Lime interview - Theatre
Up and coming actress Savannah Gordon-Liburd is going from strength to strength.
After performing in The Lyric Hammersmith’s national tour of Mogadishu and Pilot Theatre’s The Loneliness of the Long Distance Runner she’s back on the London stage playing the lead role in the BAFTA Award-winning playwright Roy Williams’ compelling new version of Sophocles’ Antigone.
You’ve been on a national tour with the show – what’s been the best part to-date?
What I enjoy the most is the first day on stage at a new venue performing to a new audience and hearing the different reactions. It’s amazing to see how one scene can get a completely different response from one city to another.
What does it mean to bring the show to London – are you excited?
I’m super excited and super nervous at the same time. It means performing at home in front of friends and family in a place you'd pass on a normal day. This play is something a London audience will definitely 'get' no question, so I’m really excited see what reaction the play gets.
You play Antigone, the lead role. How would you describe her character?
Tig is brave and loyal with a big heart and strong beliefs. She’s been through a lot but is still extremely strong and proud of who she is and where she’s come from. She’s what heroines are made of.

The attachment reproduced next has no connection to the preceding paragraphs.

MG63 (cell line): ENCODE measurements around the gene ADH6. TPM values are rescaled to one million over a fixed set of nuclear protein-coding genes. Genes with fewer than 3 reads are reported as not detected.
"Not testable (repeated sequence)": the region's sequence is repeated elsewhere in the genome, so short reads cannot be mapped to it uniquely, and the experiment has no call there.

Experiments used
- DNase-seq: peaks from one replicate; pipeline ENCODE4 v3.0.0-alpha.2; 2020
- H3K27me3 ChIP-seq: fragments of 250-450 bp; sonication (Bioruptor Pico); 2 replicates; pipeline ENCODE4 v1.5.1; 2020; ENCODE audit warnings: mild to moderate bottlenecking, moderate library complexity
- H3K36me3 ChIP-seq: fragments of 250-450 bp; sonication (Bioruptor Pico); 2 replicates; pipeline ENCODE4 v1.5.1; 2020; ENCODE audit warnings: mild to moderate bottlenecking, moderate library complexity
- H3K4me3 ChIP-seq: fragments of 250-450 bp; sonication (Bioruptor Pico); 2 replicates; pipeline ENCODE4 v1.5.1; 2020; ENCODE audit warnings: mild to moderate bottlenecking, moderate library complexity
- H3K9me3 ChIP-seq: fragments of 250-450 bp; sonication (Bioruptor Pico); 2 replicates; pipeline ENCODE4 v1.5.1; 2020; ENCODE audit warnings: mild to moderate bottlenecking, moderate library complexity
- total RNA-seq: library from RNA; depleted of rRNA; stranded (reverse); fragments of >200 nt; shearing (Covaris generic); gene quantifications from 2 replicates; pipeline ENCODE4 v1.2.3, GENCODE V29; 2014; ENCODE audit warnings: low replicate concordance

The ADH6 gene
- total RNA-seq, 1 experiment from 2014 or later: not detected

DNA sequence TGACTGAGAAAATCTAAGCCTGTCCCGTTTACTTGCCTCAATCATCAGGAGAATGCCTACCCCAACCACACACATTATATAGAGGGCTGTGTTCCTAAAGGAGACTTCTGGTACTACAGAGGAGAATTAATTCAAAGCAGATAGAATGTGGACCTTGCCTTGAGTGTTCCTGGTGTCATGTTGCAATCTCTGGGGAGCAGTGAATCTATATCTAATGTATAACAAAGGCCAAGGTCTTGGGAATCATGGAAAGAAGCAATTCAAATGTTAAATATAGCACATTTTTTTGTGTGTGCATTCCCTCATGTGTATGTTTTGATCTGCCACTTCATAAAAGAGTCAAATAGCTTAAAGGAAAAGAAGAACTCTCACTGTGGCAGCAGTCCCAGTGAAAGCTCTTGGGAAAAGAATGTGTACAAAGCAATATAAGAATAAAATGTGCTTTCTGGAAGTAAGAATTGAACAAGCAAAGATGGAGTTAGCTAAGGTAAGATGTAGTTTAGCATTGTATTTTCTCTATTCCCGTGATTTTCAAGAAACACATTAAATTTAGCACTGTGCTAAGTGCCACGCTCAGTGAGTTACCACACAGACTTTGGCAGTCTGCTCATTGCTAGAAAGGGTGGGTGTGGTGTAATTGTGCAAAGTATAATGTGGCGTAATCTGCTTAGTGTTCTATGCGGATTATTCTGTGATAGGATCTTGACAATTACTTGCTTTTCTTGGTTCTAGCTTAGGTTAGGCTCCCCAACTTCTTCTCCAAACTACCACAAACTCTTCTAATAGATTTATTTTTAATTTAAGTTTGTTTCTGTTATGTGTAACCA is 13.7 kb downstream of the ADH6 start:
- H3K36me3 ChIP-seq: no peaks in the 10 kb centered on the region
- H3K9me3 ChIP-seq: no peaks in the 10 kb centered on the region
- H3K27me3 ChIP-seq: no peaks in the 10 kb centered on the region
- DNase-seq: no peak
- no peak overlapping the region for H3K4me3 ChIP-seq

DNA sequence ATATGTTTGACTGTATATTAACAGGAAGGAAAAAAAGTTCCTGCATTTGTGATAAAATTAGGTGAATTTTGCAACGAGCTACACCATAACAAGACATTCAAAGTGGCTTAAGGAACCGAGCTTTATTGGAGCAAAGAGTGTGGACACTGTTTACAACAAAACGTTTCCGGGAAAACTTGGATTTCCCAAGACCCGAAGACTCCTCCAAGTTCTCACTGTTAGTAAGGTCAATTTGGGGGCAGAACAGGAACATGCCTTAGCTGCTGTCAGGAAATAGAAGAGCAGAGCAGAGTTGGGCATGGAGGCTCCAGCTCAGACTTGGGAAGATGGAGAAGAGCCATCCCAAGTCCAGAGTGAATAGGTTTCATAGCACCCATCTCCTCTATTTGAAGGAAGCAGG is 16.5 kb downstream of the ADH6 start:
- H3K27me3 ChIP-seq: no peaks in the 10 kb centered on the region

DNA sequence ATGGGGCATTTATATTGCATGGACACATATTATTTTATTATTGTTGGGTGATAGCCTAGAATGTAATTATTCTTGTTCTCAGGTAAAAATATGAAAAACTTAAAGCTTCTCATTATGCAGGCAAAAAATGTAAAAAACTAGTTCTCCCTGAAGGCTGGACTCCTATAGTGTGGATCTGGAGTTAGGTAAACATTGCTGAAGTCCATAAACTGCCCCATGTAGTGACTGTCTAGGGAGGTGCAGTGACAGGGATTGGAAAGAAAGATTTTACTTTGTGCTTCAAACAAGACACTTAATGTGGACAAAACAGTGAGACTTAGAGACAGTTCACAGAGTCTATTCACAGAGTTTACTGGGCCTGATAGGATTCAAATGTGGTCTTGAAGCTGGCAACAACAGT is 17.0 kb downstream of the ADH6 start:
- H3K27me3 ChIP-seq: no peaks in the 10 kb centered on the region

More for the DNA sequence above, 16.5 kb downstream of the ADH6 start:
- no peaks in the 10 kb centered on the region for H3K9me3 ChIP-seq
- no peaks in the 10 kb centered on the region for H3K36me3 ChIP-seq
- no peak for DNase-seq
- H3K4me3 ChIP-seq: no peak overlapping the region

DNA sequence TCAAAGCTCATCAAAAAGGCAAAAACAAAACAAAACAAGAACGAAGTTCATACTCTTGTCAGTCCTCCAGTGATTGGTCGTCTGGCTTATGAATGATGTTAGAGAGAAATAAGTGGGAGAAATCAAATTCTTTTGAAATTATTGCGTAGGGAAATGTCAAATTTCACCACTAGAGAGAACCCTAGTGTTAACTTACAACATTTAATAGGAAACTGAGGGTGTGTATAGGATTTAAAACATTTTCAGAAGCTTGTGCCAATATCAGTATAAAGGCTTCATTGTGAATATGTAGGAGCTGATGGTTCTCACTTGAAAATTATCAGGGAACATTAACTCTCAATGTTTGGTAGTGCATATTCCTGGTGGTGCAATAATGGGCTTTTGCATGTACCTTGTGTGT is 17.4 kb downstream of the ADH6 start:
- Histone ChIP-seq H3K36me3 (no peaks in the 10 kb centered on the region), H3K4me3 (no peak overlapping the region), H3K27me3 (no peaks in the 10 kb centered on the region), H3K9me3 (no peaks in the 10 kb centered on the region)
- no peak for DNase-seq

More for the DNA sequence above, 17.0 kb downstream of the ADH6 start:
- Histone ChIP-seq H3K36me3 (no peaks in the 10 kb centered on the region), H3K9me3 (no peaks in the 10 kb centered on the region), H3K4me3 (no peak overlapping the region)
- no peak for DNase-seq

Why should audiences come and see the show?
It’s a great twist on a classic. We're telling it in a new and exciting way. Antigone is a play that’s been performed many times but this is a completely new piece of theatre. It’s a rollercoaster of emotions and a brilliant piece.
What’s it like to be a young black actress in UK theatre?
I’ve been lucky to work on some great productions, such as Mogadishu, and The Loneliness of a Long Distance Runner and play strong characters. I’m also excited to be one of the first black actresses to play Antigone on a main stage. Theatre has been good to me.
Actor Lucian Msamati takes on the role as the foreigner in his homeland.